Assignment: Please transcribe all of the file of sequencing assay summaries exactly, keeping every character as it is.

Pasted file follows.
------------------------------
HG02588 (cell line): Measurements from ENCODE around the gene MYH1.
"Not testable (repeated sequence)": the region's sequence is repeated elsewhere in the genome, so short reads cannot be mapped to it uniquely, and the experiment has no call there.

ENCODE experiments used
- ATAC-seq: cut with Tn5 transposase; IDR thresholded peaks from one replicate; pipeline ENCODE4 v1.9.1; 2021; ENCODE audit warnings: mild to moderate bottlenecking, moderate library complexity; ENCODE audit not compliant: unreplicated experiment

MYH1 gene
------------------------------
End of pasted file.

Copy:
HG02588 (cell line): Measurements from ENCODE around the gene MYH1.
"Not testable (repeated sequence)": the region's sequence is repeated elsewhere in the genome, so short reads cannot be mapped to it uniquely, and the experiment has no call there.

ENCODE experiments used
- ATAC-seq: cut with Tn5 transposase; IDR thresholded peaks from one replicate; pipeline ENCODE4 v1.9.1; 2021; ENCODE audit warnings: mild to moderate bottlenecking, moderate library complexity; ENCODE audit not compliant: unreplicated experiment

MYH1 gene